“Inspire some young people on their journey,” said Carson on what his presence and message is here. “Having conversations like this. Going to colleges. Hopefully starting to work with people in the jazz band so that they can get my knowledge and I can feed off of what they are bringing. The thing about it is when you hang around old people, you get old. But when you make sure you have young people in your life they keep you abreast, they keep you current, they help you with vitality. I love hanging out with younger people and hopefully I can impart some type of wisdom to them that can help them,” he continued. To his surprise he found out he has also inspired his generation as well. “The brother who played bass in the band( Lydian Jazz Band). He said he watched me and he dealt with women differently because of how I dealt with the girls on the show. He dressed differently because of how I dressed on the show. It made him inspired to be better, which is what I wanted.”
Carson wants to not only inspire the upcoming generation, but also lead them to where they want to be. “We see people on our phones and on TV all the time but very rarely do we get the chance to sit across from somebody that we have been watching and actually have a conversation with them. So I think it’s important to have those moments with young people and young artists,” said Carson on how significant it is for role models to talk to the youth.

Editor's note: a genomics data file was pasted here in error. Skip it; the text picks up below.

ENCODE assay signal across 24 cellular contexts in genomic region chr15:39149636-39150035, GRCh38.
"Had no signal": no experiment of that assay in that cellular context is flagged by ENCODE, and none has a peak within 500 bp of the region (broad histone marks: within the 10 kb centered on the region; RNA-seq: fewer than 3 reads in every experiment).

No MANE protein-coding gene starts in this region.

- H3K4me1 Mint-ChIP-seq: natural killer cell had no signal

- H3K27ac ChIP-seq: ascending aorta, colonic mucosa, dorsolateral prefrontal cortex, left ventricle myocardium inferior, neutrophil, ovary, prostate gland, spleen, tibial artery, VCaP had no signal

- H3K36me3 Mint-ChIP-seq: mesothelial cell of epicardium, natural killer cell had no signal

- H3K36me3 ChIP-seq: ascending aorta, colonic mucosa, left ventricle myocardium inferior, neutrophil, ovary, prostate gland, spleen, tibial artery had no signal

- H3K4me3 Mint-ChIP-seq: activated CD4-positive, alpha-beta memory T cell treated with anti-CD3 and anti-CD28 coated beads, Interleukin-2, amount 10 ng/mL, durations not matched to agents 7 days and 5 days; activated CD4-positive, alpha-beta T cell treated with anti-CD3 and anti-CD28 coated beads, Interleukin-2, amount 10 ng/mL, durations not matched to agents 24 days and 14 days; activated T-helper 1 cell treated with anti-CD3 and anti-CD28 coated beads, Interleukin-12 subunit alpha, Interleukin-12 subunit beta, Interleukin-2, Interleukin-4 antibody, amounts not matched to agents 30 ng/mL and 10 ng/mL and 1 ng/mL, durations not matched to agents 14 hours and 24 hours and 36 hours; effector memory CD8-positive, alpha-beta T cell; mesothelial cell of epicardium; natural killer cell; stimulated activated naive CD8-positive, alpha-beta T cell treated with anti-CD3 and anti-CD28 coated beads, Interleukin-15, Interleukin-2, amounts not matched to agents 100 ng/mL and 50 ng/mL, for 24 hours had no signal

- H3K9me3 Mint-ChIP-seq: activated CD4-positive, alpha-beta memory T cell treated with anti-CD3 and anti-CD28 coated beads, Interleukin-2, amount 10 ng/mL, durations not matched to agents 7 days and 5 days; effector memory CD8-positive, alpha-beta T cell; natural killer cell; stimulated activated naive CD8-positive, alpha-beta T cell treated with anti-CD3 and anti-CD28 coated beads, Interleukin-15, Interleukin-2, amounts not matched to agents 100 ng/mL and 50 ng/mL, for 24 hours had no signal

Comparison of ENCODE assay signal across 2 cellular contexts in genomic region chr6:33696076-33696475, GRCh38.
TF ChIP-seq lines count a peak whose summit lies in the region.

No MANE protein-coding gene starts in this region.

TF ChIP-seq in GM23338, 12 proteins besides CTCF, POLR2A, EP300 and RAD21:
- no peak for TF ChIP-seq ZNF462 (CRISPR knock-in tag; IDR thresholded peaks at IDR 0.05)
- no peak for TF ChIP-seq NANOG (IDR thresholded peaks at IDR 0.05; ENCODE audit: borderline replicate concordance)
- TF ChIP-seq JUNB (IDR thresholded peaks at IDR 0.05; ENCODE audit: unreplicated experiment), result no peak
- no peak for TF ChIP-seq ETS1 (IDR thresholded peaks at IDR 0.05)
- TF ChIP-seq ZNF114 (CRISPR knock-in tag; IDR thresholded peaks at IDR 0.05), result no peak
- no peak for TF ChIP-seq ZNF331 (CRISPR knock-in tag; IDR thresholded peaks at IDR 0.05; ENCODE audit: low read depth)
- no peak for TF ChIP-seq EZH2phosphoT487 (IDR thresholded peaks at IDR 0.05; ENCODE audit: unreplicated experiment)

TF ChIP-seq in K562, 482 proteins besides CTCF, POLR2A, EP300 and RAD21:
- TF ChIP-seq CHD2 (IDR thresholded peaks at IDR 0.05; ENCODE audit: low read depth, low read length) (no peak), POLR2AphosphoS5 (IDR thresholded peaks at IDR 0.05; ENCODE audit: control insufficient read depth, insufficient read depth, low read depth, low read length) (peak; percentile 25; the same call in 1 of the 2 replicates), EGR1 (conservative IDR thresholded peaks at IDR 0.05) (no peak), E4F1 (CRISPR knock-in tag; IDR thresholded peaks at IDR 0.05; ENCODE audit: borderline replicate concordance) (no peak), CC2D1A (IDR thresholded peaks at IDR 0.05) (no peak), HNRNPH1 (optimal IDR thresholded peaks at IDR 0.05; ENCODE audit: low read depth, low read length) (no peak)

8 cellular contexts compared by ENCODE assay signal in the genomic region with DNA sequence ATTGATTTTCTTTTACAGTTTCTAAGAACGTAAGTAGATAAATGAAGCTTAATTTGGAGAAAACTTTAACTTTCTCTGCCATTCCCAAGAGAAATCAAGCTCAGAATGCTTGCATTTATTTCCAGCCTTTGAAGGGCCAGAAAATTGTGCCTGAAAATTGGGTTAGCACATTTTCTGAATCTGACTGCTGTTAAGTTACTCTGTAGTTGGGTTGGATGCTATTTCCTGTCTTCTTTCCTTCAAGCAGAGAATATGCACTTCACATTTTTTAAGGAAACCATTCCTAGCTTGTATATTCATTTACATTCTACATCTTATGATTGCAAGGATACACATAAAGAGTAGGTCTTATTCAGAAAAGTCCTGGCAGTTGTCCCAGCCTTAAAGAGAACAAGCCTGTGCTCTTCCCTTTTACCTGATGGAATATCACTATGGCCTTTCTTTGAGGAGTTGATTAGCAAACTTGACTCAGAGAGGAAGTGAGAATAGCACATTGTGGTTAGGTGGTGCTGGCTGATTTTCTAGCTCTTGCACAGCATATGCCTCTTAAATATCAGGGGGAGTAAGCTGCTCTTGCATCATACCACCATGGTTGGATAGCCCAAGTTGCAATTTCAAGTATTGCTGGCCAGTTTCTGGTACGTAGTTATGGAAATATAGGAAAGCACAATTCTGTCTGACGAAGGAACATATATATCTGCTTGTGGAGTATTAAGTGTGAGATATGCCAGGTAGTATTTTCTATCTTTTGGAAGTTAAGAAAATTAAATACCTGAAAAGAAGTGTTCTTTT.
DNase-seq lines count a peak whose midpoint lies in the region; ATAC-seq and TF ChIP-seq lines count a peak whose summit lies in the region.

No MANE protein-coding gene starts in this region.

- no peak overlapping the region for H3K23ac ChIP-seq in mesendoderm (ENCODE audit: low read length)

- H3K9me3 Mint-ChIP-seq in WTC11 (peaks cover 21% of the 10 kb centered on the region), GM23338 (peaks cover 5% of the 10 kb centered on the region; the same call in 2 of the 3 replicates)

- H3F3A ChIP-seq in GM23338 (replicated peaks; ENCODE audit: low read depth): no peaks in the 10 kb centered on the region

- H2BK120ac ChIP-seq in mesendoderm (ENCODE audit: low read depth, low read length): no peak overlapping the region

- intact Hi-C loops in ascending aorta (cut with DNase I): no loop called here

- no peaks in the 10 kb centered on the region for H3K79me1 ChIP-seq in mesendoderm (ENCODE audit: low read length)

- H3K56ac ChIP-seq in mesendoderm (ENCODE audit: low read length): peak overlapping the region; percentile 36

“Open up the door so we can have a real conversation about life and about how to move forward. What can help you and what can be a detriment to you. We lived it. We have the experience that you’re gonna have. So in order to help you, we have a conversation. Young people have to be willing and open enough to receive a conversation and older people have to be able to talk to them in a way that they’ll hear. That’s a problem too. We have to be able to speak the language.”